"The election system remains open to abuse. Intentionally inaccurate
voter lists have left voters disillusioned," says MEP Doris Pack. She
was one of 410 foreign electoral observers from 36 countries in Albania
for Sunday's parliamentary elections. Although the former Communist
bastion was seeking to prove its democratic credentials, international
organizations are reserved in their judgements.
"Overcrowding, delays and uncertainty regarding identification of voters gave an impression of disorganization, but so far few allegations of serious irregularities have been substantiated," says Jorgen Grunnet, mission head for the OSCE's Office for Democratic Institutions and Human Rights (ODIHR).
Grunnet's reservations were repeated by Jerzy Smoravinski, Polish Senator and head of observers from the Parliamentary Assembly of the Council of Europe: "The delay in launching the electoral reforms to address the shortcomings from previous elections affected negatively the preparation and conduct of these elections," says Smoravinski. "The authorities and political parties should continue the reforms without delay, in order to redress the remaining shortcomings noted by the IEOM," believes the Polish senator.
Still, the OSCE gave a rough rubber stamp of basic approval to elections deemed 'competitive' whilst criticizing major political parties who "have yet to demonstrate political will that corresponds with their responsibilities for the electoral process". Election day was generally peaceful albeit with several violent incidents including the fatal shooting of an election official.
Electoral observers generally noted only limited progress over previous elections. In many cases observers claimed incorrect procedures, particularly with regard to the use of ink to prevent multiple voting, the secrecy of the vote and the checking of voters' identities. A few polling stations could not open on time since they did not receive voter lists.
Exit poll data appear to confirm a Gallup International poll just before Sunday's elections. This suggests 35 per cent of respondents would vote for the opposition Democratic Party of Albania led by former Primer Minister Sali Berisha. Around 34 per cent favour the governing Socialist Party of Albania, led by Prime Minister Fatos Nano, who took over following the 1997 pyramid investment crisis. The Socialist Movement for Integration bagged 10 per cent of voter intentions.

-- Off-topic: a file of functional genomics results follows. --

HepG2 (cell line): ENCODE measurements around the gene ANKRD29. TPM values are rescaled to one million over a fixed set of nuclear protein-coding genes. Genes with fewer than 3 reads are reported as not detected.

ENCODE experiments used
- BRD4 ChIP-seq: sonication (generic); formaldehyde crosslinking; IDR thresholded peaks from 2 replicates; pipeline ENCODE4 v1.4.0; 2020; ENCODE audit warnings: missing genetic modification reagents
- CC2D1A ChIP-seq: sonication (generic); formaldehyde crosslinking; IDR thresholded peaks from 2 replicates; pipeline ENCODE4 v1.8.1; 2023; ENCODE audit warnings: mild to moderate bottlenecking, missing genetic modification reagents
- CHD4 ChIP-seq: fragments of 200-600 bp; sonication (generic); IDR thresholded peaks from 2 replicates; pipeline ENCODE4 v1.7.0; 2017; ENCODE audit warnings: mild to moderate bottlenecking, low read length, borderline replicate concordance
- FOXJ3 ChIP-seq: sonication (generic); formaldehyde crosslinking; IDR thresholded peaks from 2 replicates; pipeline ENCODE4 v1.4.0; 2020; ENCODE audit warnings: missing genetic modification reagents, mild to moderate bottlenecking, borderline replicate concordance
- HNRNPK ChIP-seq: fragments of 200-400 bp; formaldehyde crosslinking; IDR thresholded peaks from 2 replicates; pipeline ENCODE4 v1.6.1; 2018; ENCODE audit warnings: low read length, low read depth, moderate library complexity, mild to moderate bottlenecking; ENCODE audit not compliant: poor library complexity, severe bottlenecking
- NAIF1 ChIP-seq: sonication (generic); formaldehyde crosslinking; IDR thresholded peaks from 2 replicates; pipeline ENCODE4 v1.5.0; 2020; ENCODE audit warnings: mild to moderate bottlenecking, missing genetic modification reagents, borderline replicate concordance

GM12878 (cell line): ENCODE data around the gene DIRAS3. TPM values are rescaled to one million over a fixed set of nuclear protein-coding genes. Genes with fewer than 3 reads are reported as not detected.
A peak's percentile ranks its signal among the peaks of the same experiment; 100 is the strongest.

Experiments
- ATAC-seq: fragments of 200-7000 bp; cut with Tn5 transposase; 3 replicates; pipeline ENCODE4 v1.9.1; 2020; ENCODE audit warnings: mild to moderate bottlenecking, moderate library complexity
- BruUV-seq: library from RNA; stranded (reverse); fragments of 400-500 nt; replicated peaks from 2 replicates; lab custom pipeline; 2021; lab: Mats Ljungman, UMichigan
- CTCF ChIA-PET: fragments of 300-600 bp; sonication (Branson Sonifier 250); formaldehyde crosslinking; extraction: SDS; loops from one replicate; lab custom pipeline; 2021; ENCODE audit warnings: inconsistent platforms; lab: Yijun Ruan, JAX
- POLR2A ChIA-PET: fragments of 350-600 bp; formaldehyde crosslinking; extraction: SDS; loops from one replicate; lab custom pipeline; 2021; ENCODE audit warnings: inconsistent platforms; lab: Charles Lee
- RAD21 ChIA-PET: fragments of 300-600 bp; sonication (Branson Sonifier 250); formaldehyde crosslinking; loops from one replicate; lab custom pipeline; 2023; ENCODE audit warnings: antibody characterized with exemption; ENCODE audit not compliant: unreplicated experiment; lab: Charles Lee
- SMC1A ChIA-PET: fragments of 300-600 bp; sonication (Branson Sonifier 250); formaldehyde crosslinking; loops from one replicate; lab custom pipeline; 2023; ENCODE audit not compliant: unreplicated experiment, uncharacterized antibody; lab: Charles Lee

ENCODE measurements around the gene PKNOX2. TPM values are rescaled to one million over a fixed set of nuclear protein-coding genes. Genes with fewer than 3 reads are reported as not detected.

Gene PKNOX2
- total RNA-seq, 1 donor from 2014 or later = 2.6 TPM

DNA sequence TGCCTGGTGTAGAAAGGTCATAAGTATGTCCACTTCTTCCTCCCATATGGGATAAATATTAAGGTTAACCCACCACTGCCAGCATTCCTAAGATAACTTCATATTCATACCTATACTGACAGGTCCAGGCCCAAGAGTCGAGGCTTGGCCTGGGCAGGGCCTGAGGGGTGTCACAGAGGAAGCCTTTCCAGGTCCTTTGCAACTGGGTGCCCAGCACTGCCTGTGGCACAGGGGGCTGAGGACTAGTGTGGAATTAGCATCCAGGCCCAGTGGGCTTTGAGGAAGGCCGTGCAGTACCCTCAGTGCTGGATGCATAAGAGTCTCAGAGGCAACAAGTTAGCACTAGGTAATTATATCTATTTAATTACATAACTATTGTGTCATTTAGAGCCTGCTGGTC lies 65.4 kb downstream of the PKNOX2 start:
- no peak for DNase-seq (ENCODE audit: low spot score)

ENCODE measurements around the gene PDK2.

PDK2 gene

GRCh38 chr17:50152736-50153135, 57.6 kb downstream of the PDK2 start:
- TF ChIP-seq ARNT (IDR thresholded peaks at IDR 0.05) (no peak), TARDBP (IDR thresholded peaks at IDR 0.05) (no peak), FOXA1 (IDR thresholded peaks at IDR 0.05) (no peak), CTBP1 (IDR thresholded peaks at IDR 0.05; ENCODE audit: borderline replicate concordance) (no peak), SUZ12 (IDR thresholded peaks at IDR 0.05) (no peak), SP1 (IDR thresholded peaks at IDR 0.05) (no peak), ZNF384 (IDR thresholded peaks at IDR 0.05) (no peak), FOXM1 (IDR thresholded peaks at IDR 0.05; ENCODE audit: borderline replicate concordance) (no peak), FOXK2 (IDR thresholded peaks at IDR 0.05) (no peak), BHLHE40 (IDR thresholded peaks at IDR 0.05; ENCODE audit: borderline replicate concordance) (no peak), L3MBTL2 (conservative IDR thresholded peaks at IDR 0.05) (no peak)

"The Commission is closely following the electoral process in Albania. We have insisted many times in the past how important democratic elections are. It is too early to comment, though, with the counting of the votes still going," says the European Commission's Enlargement Spokesperson Krisztina Nagy. But whatever the Commission admits publicly, EU leaders are loathe to see Sali Berisha, the first post-communist president of Albania, return to power.
After winning the 1992 parliamentary elections, Berisha is accused of cracking down on press freedom and political rights and rigging elections in 1996. Berisha, and his allegedly corrupt government, was forced out of power following the 1997 banking collapse. Current prime minister Fatos Nano, picking up the pieces, has overseen annual economic growth of some 7 percent since 1998. GDP per capita, at purchasing power parity, has risen to around €4000. This is despite Albania bearing the huge burden of hosting, at one point, over 460,000 refugees during the Kosovo crisis in 1999.
Albania's elections come at an important time, with the EU looking ever more inward following no-votes on the Constitutional Treaty and internal squabbling of the long-term budget. The future is also cloudy with looming decisions on Kosovo's final status and richer Western EU members ever more reluctant to accept new Member States.
Around 56 per cent of the 2.8 million eligible voters turned out, according to preliminary counts by the Central Election Committee. Albanians are choosing, from 22 parties and coalitions, 100 directly elected and 40 party-nominated members of Parliament. Final votes are expected late on Monday.
Monday, 04 July 2005